I’ve been extremely fortunate and, furthermore, consciously exceedingly grateful as well that education in all its various forms has played a considerable role both as a student and significantly so as a practitioner too throughout my life. And passionate as I am about it I have always endeavoured to do my very best to ensure that I delivered, in whatever way I was able to, the very best in that specific regard which I could possibly deliver to others in my care.
However there are times, even with the best of intentions that one altruistically has both in mind and at heart, that the incredibly dumb activities and dogmatic posturing of others can and do make that specific undertaking a tremendously difficult and tedious one, causing a massive rethink on one’s part relative to the wisdom of carrying on against overwhelming and markedly destructive odds, or else after much soul-searching perceptively moving on to pastures green where the environment is incontestably far better and unconditionally affords one the distinct opportunity not only to practise one’s skills as they were supposed to be but also and quite fortunately additionally be put in a position to cheerfully deliver to one’s students, irrespective of whether they’re in their formative years, engaged in accompanying studies, tertiary, extra-curricular or adult education, the very best opportunities possible to appreciably explore, expand on and fully utilize their god-given talents and capabilities.
And that’s what I deliberately and, very much so, unapologetically did when I voluntarily quit the English Educational System whose purblind autocrats in charge of it had purposely and dogmatically commenced the rather appalling and, by and large, highly detrimental process of rigorously and concertedly dumbing-down our educational system and replacing it with one where admirable standards no longer counted for anything at all while, at the same time, most energetically encouraging and actually catering for the lowest common denominator that quite characteristically and asininely on the part of these ostensibly educational nerds became paramount to say the very least.
Therefore, my determinedly conscious and level-headed decision to leave Britain as a direct consequence of the aforementioned circumstances and moreover do so explicitly for educational venues that vigorously encouraged, markedly appreciated and diligently practised the same perceptions regarding education and its dispensation as concurred with my own, and not taken lightly on my part, is one which truthfully I’ve never regretted for a solitary moment, and furthermore would do it all over again if I had to!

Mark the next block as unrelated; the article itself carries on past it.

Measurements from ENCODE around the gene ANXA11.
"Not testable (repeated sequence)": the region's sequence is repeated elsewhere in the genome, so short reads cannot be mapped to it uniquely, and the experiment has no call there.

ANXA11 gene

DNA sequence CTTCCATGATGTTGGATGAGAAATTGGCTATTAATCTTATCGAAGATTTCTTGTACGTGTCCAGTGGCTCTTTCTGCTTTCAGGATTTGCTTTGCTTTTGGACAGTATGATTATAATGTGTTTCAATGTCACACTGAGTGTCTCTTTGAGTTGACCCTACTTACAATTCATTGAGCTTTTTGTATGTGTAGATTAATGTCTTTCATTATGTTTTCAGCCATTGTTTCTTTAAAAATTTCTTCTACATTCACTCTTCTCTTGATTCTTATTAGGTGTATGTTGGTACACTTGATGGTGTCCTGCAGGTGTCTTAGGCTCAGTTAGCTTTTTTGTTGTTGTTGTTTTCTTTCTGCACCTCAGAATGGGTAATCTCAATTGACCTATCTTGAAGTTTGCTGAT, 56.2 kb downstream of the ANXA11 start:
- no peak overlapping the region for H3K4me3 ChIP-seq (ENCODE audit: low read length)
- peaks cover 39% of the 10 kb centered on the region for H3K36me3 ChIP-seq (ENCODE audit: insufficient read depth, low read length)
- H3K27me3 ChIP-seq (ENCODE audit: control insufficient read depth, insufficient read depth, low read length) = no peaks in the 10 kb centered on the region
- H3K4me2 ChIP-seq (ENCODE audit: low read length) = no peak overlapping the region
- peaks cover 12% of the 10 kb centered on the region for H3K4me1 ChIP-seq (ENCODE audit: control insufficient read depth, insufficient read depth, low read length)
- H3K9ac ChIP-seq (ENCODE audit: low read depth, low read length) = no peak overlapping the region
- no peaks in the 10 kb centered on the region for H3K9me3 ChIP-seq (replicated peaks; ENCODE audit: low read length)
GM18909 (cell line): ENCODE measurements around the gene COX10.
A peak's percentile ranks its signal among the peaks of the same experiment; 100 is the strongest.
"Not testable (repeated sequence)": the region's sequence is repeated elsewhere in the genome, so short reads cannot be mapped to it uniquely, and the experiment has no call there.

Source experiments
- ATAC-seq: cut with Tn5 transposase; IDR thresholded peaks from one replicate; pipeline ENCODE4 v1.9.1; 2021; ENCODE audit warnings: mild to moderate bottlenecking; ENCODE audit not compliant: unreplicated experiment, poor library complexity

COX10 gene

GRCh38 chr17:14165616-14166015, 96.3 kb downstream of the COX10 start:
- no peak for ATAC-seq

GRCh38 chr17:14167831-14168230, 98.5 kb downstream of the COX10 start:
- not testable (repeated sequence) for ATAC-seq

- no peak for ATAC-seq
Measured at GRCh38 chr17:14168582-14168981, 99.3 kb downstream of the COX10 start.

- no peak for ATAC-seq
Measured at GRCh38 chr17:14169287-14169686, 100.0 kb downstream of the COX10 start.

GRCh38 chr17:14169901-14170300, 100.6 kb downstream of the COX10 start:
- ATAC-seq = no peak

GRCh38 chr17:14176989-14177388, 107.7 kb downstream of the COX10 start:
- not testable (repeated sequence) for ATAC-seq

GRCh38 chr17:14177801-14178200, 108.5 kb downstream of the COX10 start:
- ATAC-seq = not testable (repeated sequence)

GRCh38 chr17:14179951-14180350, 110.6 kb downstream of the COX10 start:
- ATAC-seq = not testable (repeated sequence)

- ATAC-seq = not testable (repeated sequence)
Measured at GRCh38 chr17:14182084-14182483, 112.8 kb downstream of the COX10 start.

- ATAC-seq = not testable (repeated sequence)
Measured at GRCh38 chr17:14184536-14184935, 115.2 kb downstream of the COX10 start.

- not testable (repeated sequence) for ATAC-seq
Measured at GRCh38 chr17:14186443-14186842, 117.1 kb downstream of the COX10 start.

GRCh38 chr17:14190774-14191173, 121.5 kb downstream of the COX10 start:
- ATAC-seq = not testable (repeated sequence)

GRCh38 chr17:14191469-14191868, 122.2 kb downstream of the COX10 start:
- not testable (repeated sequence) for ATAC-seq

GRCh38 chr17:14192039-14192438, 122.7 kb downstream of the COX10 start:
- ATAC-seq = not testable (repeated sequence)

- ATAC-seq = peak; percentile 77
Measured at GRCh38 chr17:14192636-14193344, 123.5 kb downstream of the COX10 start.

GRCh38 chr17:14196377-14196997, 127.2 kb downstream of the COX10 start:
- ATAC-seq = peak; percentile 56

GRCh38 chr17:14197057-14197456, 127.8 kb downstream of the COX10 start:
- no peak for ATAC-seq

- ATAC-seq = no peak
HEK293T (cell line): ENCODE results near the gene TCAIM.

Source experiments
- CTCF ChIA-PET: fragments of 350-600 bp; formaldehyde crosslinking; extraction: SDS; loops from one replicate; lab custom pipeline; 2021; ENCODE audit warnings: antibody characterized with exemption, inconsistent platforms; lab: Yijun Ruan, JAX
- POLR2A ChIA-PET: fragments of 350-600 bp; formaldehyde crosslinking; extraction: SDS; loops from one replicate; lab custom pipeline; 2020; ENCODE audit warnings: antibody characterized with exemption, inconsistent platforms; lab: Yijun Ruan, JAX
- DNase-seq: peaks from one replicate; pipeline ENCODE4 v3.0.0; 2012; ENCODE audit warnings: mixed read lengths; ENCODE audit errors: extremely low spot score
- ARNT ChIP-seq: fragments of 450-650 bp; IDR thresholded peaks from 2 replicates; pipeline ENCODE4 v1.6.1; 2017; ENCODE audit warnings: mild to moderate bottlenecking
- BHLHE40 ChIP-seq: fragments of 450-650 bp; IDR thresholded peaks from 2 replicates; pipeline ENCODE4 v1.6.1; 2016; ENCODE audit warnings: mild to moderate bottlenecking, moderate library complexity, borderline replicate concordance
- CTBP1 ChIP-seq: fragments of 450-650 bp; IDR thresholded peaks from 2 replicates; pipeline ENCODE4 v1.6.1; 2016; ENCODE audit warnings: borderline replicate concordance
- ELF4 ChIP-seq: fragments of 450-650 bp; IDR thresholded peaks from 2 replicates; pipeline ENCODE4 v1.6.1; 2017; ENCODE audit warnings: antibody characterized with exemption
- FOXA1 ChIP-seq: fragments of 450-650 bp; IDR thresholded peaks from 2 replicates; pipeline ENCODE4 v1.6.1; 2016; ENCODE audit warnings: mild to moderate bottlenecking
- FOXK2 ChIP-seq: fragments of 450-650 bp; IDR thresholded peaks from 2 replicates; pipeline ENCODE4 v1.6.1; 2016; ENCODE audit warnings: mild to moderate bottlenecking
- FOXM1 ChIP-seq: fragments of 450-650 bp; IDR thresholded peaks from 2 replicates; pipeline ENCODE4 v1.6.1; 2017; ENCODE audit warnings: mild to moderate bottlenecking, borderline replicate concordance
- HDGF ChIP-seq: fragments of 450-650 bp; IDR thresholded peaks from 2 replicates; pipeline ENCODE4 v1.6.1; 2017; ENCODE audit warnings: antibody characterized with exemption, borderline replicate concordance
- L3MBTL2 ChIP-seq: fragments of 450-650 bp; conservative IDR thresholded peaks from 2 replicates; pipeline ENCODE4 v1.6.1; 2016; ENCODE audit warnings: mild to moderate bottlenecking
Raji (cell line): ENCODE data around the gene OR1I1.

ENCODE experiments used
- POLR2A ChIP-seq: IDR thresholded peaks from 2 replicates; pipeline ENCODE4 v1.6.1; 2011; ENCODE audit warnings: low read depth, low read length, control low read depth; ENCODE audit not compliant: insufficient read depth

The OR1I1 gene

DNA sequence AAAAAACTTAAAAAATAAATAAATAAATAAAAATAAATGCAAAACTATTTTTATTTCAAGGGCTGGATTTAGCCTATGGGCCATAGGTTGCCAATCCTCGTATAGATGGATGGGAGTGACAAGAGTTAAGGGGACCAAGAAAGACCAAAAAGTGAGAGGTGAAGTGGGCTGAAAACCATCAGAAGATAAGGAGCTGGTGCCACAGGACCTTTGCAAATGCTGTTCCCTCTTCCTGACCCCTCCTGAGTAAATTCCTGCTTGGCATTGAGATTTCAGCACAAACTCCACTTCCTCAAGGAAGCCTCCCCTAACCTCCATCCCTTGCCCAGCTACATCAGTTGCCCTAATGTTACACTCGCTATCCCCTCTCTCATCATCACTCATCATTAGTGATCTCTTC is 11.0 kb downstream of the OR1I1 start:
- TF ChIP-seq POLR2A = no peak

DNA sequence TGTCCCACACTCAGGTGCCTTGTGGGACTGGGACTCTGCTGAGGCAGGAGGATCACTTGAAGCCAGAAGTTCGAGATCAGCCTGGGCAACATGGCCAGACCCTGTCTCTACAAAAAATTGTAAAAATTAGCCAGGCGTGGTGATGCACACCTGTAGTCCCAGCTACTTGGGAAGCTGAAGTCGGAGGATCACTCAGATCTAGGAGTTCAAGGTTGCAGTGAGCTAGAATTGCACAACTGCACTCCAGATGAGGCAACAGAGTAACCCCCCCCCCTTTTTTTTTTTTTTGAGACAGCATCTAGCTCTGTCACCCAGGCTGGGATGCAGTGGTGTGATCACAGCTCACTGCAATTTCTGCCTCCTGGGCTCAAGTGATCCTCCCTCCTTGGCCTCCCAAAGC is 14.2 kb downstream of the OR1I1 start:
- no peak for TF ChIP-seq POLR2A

That’s why when a booklet entitled “Vote for Education” and published by the British National Union of Teachers that previously I was an energetic member of when I taught in England, was discovered pushed through the letter box of my English home, I naturally decided to read what it had to say and on doing so was tremendously impressed, I must say, by its inspiring contents and distinctively so the forward written by Christine Blower, the NUT’s General Secretary that encapsulates my own views. And to that end I’ve chose to reproduce that forward in full here and heartily encourage you to read it thoroughly for yourself and then analytically judge where exactly it is that you want education, in the 21st century, to be heading for here in
. So here’s that forward that I promised you: Britain
“Politicians should listen to parents and teachers. The 7 May general election will be a watershed for education in your community. We all have a golden opportunity to speak up for education. The NUT believes that every child and young person should be valued – that’s why we argue for action to tackle child poverty and to create a flexible and inclusive curriculum that’s accessible to every learner.
We [also] believe the role of teachers should be valued – that’s why we argue for teachers with the right qualifications in every classroom. We believe the vital links between parents, schools and communities should be valued – that’s why we [similarly] argue that local authorities should be responsible for schools; not a remote Secretary of State.
“The education policies set by the Westminster Government have a major impact on what happens in classrooms. Current policies are taking the education system in the wrong direction. Our manifesto makes recommendations for priorities and policies to benefit all children. [And] we are asking that the next government adopts them. Please show this manifesto to friends, colleagues and neighbours.”
Christine Blower, General Secretary.
The NUT’s petition can be accessed at: www.teachers.org.uk/manifesto/petition
In closing, and from me, well done Christine Blower! And all the very best!